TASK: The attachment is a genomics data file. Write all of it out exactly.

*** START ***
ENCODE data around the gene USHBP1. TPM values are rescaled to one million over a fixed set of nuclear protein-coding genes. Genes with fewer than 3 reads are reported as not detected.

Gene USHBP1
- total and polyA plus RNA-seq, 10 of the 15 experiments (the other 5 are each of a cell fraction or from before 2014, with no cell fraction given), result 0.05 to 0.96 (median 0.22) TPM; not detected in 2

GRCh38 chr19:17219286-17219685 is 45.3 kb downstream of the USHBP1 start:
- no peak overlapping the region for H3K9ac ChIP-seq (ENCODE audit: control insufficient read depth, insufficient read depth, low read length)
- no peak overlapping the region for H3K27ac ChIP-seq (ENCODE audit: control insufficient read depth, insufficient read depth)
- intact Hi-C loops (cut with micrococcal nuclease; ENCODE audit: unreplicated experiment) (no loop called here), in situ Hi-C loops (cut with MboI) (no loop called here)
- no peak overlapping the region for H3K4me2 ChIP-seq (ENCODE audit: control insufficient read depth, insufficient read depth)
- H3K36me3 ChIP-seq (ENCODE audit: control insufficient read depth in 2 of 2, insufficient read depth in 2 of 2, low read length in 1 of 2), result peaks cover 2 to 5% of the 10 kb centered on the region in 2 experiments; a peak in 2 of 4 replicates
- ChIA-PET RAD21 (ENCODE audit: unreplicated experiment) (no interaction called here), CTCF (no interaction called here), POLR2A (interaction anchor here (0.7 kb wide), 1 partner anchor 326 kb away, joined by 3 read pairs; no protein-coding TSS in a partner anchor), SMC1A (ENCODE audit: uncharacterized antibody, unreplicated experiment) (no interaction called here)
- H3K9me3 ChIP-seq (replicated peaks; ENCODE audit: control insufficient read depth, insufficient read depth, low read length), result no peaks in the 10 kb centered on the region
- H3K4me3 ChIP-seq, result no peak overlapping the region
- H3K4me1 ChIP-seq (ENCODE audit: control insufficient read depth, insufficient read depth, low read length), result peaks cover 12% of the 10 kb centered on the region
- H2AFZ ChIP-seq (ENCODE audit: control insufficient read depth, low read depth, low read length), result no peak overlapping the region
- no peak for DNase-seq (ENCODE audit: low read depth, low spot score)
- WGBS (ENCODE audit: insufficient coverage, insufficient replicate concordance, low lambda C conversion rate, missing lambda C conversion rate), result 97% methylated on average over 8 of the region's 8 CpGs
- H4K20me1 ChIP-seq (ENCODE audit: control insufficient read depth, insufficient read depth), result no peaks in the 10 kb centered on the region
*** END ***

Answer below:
ENCODE data around the gene USHBP1. TPM values are rescaled to one million over a fixed set of nuclear protein-coding genes. Genes with fewer than 3 reads are reported as not detected.

Gene USHBP1
- total and polyA plus RNA-seq, 10 of the 15 experiments (the other 5 are each of a cell fraction or from before 2014, with no cell fraction given), result 0.05 to 0.96 (median 0.22) TPM; not detected in 2

GRCh38 chr19:17219286-17219685 is 45.3 kb downstream of the USHBP1 start:
- no peak overlapping the region for H3K9ac ChIP-seq (ENCODE audit: control insufficient read depth, insufficient read depth, low read length)
- no peak overlapping the region for H3K27ac ChIP-seq (ENCODE audit: control insufficient read depth, insufficient read depth)
- intact Hi-C loops (cut with micrococcal nuclease; ENCODE audit: unreplicated experiment) (no loop called here), in situ Hi-C loops (cut with MboI) (no loop called here)
- no peak overlapping the region for H3K4me2 ChIP-seq (ENCODE audit: control insufficient read depth, insufficient read depth)
- H3K36me3 ChIP-seq (ENCODE audit: control insufficient read depth in 2 of 2, insufficient read depth in 2 of 2, low read length in 1 of 2), result peaks cover 2 to 5% of the 10 kb centered on the region in 2 experiments; a peak in 2 of 4 replicates
- ChIA-PET RAD21 (ENCODE audit: unreplicated experiment) (no interaction called here), CTCF (no interaction called here), POLR2A (interaction anchor here (0.7 kb wide), 1 partner anchor 326 kb away, joined by 3 read pairs; no protein-coding TSS in a partner anchor), SMC1A (ENCODE audit: uncharacterized antibody, unreplicated experiment) (no interaction called here)
- H3K9me3 ChIP-seq (replicated peaks; ENCODE audit: control insufficient read depth, insufficient read depth, low read length), result no peaks in the 10 kb centered on the region
- H3K4me3 ChIP-seq, result no peak overlapping the region
- H3K4me1 ChIP-seq (ENCODE audit: control insufficient read depth, insufficient read depth, low read length), result peaks cover 12% of the 10 kb centered on the region
- H2AFZ ChIP-seq (ENCODE audit: control insufficient read depth, low read depth, low read length), result no peak overlapping the region
- no peak for DNase-seq (ENCODE audit: low read depth, low spot score)
- WGBS (ENCODE audit: insufficient coverage, insufficient replicate concordance, low lambda C conversion rate, missing lambda C conversion rate), result 97% methylated on average over 8 of the region's 8 CpGs
- H4K20me1 ChIP-seq (ENCODE audit: control insufficient read depth, insufficient read depth), result no peaks in the 10 kb centered on the region